Although some studies have reported that breast-feeding and pacifier use influence finger-sucking, few have demonstrated whether the age at cessation of breast-feeding or pacifier use and persistent finger-sucking are related. Therefore, the purpose of this study was to examine whether the age at cessation of breast-feeding and pacifier use influenced persistent finger-sucking. Methods: A cross-sectional study of 555 36- to 47-month-olds was conducted in Nagasaki, Japan, using a questionnaire. Using the optimal cutoff point in a receiver-operating characteristic curve, the age was estimated at which cessation of pacifier use and breast-feeding had the most significant effect on persistent finger-sucking, and the estimated ages were assessed by multiple logistic regression analysis, incorporating all the questions in the questionnaire as independent variables. Results: The odds ratios for persistent finger-sucking when breast-feeding was stopped at an age younger than 12 months old or when pacifier use was stopped at an age younger than 14 months old were 3.77 (95 percent confidence interval (CI)=1.97-7.22) and 8.62 (95 percent CI=2.56-29.04), respectively. Conclusions: Cessation of breast-feeding before 12 months old or pacifier use before 14 months old was associated with persistent finger-sucking.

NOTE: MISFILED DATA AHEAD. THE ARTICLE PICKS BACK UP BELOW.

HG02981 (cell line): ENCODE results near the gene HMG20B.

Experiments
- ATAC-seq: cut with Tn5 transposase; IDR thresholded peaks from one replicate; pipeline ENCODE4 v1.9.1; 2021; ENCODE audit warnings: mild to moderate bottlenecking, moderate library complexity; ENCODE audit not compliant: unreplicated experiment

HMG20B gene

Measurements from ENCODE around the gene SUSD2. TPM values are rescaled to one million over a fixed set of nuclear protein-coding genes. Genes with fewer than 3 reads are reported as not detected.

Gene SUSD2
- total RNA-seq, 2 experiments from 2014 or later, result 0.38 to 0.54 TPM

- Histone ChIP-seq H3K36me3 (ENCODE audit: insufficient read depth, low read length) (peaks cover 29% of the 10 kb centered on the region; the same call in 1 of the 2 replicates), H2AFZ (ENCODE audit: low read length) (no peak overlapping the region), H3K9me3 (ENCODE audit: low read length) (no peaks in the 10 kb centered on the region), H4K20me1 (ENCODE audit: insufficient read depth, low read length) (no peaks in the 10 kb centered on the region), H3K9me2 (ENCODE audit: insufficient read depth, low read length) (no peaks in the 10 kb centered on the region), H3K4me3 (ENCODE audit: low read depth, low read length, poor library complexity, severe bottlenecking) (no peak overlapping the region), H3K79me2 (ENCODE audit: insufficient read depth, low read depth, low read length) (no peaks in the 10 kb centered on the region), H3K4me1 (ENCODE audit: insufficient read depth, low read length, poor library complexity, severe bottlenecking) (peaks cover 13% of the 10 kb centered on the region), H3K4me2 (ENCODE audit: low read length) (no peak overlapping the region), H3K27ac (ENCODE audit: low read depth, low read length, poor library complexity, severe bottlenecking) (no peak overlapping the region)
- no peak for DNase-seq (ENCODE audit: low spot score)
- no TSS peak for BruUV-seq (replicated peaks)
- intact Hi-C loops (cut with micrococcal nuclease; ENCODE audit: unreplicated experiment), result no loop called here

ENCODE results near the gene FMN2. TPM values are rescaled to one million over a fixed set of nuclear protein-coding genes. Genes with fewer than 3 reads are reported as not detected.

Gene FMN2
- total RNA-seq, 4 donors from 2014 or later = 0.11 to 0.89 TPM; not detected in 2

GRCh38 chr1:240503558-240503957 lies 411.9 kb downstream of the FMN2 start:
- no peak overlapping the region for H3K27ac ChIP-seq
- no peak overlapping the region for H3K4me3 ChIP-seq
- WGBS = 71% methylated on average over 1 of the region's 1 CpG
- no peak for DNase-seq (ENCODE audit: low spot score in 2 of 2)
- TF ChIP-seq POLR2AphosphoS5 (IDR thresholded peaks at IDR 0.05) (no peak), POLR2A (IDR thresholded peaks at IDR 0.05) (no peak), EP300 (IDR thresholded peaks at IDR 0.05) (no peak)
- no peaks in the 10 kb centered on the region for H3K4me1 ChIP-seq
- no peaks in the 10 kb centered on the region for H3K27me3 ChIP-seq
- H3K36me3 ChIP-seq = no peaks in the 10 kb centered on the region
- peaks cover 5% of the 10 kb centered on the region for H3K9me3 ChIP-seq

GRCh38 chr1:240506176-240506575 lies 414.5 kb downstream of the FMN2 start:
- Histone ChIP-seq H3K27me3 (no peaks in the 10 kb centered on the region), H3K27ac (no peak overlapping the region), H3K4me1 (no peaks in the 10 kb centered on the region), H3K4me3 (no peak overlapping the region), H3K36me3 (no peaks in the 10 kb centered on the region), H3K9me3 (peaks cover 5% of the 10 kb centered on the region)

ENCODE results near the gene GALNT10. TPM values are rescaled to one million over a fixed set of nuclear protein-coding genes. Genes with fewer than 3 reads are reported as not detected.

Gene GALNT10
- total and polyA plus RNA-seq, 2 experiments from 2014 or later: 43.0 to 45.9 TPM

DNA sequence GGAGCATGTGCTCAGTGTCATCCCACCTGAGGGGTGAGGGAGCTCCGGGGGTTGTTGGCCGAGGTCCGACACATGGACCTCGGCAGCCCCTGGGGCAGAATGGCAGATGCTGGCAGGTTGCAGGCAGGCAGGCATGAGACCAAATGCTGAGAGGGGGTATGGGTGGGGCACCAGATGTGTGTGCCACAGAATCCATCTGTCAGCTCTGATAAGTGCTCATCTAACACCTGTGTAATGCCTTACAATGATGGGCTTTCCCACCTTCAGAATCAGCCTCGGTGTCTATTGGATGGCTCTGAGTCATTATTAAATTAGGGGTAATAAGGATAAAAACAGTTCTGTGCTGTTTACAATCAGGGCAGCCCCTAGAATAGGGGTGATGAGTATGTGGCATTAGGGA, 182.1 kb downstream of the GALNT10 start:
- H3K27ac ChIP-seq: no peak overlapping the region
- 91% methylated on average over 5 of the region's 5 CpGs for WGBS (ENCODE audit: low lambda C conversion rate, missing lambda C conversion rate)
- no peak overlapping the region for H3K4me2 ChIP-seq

|Number of pages||4|
|Publication status||Published - Nov 2013|
All Science Journal Classification (ASJC) codes